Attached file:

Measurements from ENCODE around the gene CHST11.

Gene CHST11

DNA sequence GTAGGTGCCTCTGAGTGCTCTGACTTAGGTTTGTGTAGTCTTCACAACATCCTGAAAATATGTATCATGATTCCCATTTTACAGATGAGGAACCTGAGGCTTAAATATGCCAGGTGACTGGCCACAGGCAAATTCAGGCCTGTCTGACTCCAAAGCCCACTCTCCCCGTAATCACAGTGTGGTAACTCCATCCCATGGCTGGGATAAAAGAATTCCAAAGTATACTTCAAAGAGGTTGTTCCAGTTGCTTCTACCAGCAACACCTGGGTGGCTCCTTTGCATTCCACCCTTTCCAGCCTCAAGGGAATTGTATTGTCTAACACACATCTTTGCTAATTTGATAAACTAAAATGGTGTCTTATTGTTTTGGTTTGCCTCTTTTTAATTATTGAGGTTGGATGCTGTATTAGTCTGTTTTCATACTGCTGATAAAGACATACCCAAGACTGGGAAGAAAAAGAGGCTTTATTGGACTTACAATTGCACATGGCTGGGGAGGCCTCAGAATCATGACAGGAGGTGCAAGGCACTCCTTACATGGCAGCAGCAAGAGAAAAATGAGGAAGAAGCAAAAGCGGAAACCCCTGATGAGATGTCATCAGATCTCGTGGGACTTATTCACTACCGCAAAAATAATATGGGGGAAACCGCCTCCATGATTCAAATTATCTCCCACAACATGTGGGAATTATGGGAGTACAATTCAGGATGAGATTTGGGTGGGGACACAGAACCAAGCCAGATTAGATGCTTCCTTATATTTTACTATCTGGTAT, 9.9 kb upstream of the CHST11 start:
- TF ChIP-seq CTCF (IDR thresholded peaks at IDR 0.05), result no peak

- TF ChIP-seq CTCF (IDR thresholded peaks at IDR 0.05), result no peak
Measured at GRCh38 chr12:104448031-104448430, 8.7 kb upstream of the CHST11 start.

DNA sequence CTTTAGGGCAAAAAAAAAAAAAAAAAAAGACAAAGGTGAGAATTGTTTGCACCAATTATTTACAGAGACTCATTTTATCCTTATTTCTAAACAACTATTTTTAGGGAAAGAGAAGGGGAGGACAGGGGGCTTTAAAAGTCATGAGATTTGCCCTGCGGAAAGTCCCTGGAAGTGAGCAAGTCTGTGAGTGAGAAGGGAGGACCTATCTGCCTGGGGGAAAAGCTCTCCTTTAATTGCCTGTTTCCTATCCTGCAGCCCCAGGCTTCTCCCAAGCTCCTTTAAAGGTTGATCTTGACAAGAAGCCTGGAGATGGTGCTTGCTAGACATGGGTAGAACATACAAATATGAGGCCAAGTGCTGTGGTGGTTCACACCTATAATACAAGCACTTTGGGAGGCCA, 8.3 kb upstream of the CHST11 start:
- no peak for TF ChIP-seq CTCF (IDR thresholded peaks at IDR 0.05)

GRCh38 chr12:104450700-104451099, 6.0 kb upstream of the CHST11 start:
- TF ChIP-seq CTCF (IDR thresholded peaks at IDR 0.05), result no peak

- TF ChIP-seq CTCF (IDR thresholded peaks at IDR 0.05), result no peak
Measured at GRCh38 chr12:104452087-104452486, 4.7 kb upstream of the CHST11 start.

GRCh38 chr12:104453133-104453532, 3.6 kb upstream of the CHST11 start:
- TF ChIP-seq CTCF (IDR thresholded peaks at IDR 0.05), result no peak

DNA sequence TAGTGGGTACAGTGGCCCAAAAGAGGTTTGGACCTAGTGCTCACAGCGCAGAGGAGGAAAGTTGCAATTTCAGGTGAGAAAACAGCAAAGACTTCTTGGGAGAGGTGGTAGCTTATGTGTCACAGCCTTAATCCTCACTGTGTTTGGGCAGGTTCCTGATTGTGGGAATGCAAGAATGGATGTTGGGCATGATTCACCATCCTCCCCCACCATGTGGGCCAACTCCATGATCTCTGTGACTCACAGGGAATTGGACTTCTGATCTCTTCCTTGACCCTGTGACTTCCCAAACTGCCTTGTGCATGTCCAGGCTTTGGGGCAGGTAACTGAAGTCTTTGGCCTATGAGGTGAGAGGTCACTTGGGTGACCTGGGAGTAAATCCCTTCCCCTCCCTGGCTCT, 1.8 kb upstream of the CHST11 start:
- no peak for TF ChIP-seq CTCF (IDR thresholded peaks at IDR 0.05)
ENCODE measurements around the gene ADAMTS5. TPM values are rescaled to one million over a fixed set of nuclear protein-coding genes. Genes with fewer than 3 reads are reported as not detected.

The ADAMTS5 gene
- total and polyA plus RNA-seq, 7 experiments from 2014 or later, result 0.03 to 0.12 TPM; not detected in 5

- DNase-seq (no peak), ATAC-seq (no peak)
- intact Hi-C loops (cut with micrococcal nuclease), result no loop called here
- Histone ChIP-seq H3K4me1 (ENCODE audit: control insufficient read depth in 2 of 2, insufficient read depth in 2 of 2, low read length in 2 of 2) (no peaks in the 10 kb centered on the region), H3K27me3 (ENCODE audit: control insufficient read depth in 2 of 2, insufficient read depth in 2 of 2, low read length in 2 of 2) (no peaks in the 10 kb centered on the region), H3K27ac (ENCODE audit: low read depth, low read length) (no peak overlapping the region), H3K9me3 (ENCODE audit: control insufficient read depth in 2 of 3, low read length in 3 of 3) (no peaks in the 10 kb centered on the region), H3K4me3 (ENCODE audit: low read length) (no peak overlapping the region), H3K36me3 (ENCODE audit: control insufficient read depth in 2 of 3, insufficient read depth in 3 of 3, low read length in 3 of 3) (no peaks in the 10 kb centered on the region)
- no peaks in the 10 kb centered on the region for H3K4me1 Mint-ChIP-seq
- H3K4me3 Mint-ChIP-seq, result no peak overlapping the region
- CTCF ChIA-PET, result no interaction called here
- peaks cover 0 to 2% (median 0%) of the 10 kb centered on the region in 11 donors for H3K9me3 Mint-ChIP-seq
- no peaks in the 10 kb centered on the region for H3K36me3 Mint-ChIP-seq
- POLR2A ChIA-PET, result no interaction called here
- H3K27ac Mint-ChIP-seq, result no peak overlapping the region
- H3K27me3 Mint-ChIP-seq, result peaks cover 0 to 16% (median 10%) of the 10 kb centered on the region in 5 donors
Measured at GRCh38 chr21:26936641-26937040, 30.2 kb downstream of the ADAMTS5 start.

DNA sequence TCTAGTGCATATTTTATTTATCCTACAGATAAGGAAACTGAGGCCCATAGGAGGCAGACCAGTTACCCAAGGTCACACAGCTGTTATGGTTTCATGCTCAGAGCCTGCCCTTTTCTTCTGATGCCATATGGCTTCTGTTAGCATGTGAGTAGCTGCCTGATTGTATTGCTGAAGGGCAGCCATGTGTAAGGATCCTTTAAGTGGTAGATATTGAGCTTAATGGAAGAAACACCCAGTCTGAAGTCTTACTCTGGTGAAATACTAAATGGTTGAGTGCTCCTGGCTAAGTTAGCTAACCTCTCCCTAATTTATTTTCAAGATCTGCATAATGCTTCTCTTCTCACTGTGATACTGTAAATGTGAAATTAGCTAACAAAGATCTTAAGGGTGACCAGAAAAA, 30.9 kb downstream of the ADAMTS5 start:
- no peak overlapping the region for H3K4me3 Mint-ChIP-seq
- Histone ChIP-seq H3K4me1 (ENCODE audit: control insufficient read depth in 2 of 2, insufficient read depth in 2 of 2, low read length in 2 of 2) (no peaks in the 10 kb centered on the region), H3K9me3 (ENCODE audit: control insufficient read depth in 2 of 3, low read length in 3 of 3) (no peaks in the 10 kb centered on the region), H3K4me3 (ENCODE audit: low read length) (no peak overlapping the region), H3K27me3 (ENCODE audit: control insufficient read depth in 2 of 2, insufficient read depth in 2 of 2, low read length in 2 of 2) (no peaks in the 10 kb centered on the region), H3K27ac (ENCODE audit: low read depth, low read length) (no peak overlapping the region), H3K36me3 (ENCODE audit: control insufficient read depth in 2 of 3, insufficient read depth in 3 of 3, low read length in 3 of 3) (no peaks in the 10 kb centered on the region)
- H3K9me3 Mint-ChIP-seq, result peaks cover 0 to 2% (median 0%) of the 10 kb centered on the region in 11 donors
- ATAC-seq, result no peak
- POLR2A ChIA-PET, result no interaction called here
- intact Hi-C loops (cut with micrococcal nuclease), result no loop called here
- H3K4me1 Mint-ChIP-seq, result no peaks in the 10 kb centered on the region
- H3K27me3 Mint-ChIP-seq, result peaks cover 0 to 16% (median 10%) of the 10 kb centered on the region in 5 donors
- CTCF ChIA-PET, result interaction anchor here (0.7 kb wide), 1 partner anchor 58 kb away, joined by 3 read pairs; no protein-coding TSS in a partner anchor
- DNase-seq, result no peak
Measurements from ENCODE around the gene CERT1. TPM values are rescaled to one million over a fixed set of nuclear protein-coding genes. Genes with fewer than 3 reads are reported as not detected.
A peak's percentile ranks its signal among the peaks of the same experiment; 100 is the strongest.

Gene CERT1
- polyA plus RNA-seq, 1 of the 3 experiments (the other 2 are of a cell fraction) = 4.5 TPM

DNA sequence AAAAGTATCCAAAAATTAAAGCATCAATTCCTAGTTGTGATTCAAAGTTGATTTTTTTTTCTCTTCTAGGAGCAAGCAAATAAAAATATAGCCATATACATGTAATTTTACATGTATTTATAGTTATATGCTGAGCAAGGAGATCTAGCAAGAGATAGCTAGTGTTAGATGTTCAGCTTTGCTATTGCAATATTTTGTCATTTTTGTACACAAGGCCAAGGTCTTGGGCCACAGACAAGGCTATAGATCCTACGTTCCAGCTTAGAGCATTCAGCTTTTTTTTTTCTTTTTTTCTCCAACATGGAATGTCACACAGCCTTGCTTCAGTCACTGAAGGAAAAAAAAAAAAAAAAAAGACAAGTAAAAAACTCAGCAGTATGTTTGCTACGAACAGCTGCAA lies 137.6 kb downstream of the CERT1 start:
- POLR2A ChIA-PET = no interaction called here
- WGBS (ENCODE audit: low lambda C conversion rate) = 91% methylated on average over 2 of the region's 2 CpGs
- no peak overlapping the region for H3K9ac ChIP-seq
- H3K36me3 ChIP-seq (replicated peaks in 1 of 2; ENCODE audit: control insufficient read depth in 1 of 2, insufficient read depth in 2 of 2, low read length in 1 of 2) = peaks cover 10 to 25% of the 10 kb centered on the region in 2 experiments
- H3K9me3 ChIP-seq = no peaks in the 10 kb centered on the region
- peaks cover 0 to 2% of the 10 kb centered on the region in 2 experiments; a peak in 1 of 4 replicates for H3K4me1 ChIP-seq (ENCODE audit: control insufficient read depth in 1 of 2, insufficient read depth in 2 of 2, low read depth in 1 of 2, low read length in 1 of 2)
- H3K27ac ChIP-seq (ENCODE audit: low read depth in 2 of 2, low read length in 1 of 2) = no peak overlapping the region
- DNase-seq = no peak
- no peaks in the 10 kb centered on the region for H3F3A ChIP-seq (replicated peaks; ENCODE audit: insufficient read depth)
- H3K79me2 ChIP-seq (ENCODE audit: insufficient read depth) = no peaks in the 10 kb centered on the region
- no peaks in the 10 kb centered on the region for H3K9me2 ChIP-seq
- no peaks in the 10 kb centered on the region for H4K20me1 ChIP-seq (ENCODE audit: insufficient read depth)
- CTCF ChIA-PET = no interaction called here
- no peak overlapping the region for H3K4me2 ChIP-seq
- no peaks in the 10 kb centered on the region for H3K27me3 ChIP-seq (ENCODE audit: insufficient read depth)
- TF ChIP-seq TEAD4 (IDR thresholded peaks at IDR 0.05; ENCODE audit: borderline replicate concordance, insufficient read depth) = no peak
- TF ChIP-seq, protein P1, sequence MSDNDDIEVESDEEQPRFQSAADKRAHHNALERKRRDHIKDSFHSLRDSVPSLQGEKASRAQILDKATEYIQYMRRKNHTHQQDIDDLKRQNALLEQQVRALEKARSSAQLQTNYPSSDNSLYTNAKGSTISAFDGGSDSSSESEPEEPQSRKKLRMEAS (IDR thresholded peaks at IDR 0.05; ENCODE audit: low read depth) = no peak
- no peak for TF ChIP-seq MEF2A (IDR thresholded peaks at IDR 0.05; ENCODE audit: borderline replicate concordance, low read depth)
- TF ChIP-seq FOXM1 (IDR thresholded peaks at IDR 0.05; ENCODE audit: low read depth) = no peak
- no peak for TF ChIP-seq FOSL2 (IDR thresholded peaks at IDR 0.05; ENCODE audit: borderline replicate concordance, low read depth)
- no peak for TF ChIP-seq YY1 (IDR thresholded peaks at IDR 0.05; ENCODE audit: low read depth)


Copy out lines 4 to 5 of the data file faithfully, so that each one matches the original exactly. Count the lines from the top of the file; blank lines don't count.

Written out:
- TF ChIP-seq CTCF (IDR thresholded peaks at IDR 0.05), result no peak

- TF ChIP-seq CTCF (IDR thresholded peaks at IDR 0.05), result no peak